Joining the race: Pathways to politics for grassroots and development-sector women in Sri Lanka
Womens representation in political office is critical to achieving gender justice, to advance womens interests, and for inclusive development leadership. These positive outcomes are hampered across Asia due to womens under-representation and the elite backgrounds of women elected into legislatures.
In Sri Lanka, the introduction of a local government quota in February 2018 increased womens participation, yet the elite backgrounds and/or lack of experience with constituents concerns leaves many questioning the capabilities of elected women and their ability to promote the concerns of women.
Lacking is an understanding of why women working in grassroots politics or in national developmentorganisations do not seek and/or attain seats in state or national assemblies. This comparative project develops such an understanding of the experiences of a diverse group of women actors in Indonesia and Sri Lanka. This research will increase the diversity and number of women elected into political positions in both countries, with lessons identified for other Asian countries. We will achieve this by:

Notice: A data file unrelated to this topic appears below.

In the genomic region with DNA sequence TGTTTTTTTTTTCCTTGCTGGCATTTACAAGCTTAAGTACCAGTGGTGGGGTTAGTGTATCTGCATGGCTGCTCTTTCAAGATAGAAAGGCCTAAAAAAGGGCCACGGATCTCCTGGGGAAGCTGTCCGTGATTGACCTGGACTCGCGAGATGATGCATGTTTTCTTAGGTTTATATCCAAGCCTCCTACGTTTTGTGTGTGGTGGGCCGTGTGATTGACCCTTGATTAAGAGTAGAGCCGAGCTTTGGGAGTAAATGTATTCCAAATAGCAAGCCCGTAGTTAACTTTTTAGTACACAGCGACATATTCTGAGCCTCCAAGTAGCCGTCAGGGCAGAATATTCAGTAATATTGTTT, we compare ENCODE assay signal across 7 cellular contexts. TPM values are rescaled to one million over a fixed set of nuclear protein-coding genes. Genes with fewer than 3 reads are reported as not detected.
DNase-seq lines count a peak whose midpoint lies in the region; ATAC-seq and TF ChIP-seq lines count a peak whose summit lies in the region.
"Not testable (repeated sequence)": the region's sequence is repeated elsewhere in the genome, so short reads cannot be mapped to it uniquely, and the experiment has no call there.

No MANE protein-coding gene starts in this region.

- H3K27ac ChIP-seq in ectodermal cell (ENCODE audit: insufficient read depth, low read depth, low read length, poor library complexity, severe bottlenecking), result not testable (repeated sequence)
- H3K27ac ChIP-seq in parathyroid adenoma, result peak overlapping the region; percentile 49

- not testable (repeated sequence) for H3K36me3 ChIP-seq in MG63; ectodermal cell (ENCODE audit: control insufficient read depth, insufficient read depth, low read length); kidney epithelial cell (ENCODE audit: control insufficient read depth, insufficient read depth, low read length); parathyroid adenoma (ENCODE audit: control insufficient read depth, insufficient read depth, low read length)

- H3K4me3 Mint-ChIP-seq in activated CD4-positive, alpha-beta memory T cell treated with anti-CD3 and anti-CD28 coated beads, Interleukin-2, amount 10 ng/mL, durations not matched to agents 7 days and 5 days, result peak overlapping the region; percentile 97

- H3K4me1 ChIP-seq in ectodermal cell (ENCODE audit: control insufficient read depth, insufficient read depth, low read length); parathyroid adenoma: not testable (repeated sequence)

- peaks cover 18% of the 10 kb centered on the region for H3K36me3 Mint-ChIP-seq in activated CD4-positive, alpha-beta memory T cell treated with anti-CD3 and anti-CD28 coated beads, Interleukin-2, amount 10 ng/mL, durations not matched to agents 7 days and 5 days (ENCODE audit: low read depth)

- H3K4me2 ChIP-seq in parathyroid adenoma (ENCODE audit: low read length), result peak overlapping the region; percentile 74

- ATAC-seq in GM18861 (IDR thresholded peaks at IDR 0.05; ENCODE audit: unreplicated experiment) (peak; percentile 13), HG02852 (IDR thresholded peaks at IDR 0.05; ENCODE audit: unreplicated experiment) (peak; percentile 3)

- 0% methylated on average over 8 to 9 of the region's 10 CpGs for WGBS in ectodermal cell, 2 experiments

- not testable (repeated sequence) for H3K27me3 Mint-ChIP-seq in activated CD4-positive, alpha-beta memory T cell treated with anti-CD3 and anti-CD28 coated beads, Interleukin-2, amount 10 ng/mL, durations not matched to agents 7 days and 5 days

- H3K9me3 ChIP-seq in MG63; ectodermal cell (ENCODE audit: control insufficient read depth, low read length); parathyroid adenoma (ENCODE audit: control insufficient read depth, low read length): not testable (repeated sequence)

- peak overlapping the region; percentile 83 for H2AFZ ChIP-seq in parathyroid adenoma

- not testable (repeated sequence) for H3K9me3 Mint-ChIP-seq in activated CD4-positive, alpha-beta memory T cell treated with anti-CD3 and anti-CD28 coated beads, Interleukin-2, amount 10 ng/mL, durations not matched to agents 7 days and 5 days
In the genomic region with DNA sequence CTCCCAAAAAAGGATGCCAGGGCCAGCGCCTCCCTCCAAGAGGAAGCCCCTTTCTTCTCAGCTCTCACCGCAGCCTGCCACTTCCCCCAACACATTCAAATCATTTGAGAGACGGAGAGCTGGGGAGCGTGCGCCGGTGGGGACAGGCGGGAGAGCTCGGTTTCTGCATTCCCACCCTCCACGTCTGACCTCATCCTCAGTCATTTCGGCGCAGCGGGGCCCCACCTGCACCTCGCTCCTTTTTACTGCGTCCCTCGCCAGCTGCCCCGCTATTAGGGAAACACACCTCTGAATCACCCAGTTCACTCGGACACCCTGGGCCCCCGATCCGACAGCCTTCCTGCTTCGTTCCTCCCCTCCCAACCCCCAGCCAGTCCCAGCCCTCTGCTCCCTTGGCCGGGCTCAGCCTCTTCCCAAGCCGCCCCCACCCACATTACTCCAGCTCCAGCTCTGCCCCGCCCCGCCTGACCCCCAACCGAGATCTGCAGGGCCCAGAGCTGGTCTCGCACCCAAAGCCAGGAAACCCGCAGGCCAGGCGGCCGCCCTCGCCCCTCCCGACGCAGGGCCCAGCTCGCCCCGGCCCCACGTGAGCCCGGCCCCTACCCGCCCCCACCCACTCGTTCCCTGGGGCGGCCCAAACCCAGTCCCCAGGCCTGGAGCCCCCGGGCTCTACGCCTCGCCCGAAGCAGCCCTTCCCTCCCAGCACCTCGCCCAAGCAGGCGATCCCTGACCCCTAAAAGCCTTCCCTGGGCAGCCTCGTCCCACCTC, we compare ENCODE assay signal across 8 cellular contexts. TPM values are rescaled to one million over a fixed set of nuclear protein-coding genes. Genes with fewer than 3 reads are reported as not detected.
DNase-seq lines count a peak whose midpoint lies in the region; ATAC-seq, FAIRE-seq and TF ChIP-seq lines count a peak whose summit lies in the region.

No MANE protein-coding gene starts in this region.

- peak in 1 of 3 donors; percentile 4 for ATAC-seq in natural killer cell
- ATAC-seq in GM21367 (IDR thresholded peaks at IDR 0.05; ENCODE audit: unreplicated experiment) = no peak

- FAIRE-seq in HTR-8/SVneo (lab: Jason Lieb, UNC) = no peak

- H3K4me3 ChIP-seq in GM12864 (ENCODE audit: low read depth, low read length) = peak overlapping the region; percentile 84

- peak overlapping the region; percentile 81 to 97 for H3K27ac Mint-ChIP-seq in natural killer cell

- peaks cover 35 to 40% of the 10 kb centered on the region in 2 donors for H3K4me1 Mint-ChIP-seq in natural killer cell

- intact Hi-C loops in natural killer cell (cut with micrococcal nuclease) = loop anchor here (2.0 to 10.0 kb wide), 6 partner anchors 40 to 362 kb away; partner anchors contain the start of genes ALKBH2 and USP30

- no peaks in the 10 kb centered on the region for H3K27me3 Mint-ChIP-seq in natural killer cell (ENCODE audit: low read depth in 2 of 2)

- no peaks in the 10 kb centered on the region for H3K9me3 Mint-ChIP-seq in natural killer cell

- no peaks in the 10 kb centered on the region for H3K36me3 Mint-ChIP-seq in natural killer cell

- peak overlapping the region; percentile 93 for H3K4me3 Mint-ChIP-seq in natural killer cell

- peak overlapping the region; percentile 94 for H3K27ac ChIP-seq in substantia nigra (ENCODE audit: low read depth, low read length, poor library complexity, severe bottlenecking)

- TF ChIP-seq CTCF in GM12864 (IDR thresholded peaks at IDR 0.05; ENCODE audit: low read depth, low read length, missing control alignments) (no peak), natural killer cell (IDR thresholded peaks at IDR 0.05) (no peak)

Deliveringpolicy and practice–relevant knowledgeas to how to increase thenumber of women from grassroots and development-sector backgrounds contesting elections
Educating and building awarenessas to the benefits of having women in power from diverse backgrounds through reflexive dialogue with key stakeholders
Identifying strategies for NGOs and feminist organisationsto recruit and support women in election campaigns
Advancing theoryabout pathways to power for women and sharing strategies to facilitate those pathwaysthrough comparative research and knowledge exchange
This project is sponsored by the Development Leadership Program (DLP) and funded by Australian Aid, University of Birmingham, and La Trobe University.